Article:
Difference Between TOEFL and IELTS English Language Proficiency Test

Difference Between TOEFL and IELTS English Language Proficiency Test

If you are a student aspiring to study abroad or planning to work and stay in an English-speaking country, you should be able to understand and speak the English language seamlessly. There is a wide range of English proficiency tests available to students like you. The Test of English as Foreign Language (TOEFL), the International English Language Testing System (IELTS) and the Pearson Test of English (PTE) are some widely-accepted and standardized tests measuring proficiency in the English language for non-native English speakers.

A few years ago, there was only TOEFL in the segment, but now it faces tough competition with a few other options. The following are the differences between IELTS and TOEFL tests which will help you get a clear perspective before you choose an English language proficiency test that best fits you.


Established in 1989, many academic institutions accept the IELTS test in countries like the UK, the US, Australia, New Zealand and Canada. IELTS is the most popular English language proficiency test for higher education and immigration applicants.

Who accepts IELTS?

Over 10,000 organisations accept IELTS in 145+ countries as an indicator for English language proficiency test. IELTS Test has been accepted for over decades by education institutions, universities, immigration agencies, professional, government departments and industrial organisations.


The Test of English as a Foreign Language (TOEFL) is the second major English language proficiency test structure developed for candidates applying for English-speaking academic institutions. TOEFL is administered by the ETS (Educational Testing Service).

Who accepts TOEFL?

Over 9,000 education institutions, including community colleges, colleges, and universities, accept TOEFL Test in 130+ countries. In the critical areas of writing, speaking, listening and reading, TOEFL scores are considered a preferred option by universities. Apart from education institutions, the following are some other organisations that accept TOEFL scores.

  • Immigration offices consider TOEFL scores to process work and residential visas.
  • Physical Therapy, Dental, Pharmacy and similar medical licensing boards.
  • Any individual who wants to assess their English proficiency level.

Comparative Analysis:


  • Validity – 2 years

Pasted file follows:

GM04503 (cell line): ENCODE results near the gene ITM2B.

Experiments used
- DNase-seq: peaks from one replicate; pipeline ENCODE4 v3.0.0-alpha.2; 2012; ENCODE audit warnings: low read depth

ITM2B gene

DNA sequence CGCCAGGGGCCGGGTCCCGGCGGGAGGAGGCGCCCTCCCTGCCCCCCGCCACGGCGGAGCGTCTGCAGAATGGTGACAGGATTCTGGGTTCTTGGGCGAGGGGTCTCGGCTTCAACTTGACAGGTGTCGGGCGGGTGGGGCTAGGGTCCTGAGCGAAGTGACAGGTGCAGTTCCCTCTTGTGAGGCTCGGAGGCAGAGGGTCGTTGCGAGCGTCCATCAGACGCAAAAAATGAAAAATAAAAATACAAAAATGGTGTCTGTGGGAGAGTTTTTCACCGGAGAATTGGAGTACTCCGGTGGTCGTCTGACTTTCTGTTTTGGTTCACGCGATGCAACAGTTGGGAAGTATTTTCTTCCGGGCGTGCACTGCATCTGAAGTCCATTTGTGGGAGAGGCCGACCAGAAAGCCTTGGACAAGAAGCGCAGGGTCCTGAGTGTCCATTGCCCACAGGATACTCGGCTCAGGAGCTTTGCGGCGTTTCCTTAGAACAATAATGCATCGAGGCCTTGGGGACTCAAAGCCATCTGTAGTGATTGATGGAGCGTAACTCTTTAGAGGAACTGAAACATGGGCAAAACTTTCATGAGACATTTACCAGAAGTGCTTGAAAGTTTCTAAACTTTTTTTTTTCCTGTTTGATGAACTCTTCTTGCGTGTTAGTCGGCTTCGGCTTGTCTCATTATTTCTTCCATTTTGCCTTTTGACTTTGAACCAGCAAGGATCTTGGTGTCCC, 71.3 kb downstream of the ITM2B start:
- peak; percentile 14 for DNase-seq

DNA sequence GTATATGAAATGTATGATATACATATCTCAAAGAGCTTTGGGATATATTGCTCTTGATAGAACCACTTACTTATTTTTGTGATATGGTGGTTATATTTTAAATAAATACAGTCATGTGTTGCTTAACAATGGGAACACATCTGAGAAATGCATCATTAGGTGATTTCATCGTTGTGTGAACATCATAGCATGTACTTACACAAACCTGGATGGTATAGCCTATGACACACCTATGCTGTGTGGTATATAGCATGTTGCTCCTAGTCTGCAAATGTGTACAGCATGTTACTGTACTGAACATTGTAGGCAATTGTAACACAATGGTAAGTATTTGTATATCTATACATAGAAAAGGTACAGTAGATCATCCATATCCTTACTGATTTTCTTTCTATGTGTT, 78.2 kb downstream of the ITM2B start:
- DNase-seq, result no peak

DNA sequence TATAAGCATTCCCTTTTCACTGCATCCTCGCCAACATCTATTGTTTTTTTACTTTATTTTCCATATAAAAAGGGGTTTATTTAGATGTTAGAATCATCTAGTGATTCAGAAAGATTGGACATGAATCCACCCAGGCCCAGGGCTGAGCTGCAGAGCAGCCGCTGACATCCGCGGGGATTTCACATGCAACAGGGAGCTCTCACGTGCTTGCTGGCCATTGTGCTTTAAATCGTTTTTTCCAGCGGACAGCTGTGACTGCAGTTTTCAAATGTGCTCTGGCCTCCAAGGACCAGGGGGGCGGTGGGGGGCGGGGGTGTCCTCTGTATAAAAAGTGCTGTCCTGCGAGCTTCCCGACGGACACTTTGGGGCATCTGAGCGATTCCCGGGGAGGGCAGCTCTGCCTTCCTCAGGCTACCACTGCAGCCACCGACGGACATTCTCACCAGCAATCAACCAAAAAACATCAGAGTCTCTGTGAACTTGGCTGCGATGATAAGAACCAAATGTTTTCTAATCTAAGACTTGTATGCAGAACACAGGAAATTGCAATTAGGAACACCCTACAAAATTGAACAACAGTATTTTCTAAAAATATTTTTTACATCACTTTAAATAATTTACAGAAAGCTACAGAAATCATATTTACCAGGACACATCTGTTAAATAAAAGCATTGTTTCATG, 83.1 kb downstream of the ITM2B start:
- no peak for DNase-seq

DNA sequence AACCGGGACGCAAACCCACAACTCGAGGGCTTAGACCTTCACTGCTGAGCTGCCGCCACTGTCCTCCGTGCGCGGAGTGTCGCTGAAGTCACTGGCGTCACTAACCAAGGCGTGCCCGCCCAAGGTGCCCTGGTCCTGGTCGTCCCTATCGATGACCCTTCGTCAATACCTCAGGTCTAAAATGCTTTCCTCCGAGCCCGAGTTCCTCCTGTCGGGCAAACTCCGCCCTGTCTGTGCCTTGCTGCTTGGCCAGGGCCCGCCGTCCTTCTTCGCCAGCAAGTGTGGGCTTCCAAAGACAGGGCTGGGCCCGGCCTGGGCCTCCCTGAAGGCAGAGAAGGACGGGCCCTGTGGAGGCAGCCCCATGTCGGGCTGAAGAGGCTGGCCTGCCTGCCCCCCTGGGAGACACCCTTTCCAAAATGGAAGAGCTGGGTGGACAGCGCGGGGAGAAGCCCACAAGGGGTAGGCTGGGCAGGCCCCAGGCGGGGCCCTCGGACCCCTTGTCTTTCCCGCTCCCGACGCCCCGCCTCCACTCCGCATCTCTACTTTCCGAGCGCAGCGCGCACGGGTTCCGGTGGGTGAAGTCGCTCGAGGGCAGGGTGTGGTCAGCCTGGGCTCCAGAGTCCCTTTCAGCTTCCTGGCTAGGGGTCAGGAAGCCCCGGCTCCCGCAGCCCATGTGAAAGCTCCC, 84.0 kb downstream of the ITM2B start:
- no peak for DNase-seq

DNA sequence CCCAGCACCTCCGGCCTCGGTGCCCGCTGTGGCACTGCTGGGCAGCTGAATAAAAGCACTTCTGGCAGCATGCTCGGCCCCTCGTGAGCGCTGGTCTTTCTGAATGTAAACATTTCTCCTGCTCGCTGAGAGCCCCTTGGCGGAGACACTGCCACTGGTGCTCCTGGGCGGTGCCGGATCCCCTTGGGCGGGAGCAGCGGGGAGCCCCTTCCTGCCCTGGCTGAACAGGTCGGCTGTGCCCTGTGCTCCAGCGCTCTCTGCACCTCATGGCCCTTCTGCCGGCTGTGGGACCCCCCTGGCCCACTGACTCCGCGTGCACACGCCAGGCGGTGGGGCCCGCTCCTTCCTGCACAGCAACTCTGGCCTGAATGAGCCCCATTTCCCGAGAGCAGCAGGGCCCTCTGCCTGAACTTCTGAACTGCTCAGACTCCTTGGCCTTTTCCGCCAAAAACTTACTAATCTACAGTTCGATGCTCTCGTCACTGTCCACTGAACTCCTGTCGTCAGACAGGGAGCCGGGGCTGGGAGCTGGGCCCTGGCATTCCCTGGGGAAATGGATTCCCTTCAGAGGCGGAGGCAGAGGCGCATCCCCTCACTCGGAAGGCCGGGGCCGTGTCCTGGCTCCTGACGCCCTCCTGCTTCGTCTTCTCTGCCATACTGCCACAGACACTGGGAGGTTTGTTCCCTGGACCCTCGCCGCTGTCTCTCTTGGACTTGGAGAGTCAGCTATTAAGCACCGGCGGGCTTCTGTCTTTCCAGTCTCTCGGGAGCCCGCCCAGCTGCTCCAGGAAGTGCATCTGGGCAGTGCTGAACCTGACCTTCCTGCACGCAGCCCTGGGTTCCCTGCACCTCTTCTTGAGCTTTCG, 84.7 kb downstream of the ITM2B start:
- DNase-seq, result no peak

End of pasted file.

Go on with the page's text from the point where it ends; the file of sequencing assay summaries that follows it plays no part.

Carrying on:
• Fees – AUD 330
  • Qualifying Marks – 6.5 Bands
  • Modules Tested – Reading, Writing, Speaking & Listening


  • Validity – 2 Years
  • Fees – USD 300
  • Qualifying Marks – 73- Bachelor’s and 79- Master’s
  • Modules Tested  – Reading, Writing, Speaking & Listening

Test curriculum:

  • The TOEFL is an American-style standardized test containing two essays, 6 brief spoken responses, and many multiple-choice questions or fill in the blanks.
  • The IELTS has almost the same format, with two essays, multiple-choice and fill in the blank questions, and an oral interview.

Internet-based TOEFL exam sections:

The TOEFL iBT online exam comprises four sections: reading, listening, speaking, and writing.

  • TOEFL Reading Section

The objective of this task is to assess a student’s reading skills. It involves reading comprehension on various topics, including Psychology, Arts, Science, and History. Every passage has around 14 questions. Most Universities accept international students who have scored a minimum of 20 marks in the reading section.

Time limit: 60-80 minutes Questions: 36-56 questions

  • TOEFL Listening Section

In the listening section of TOEFL iBT, each lecture has a time limit of 5 minutes with 6 questions to be answered. The conversation section is around 3 minutes, followed by 5 questions that are to be answered. Most universities accept a listening score of anything over 21.

Note: For each question, a unique audio clip will be played.

Time limit: 60-90 minutesQuestions: 34-51 questions

  • TOEFL Speaking Section

The TOEFL iBT speaking section comprises six tasks under 2 categories, i.e. Independent tasks (Task 1 & 2) and Integrated tasks (Task 3 to 6). During the admission process, universities consider students who have scored over 22 marks in the verbal/speaking section.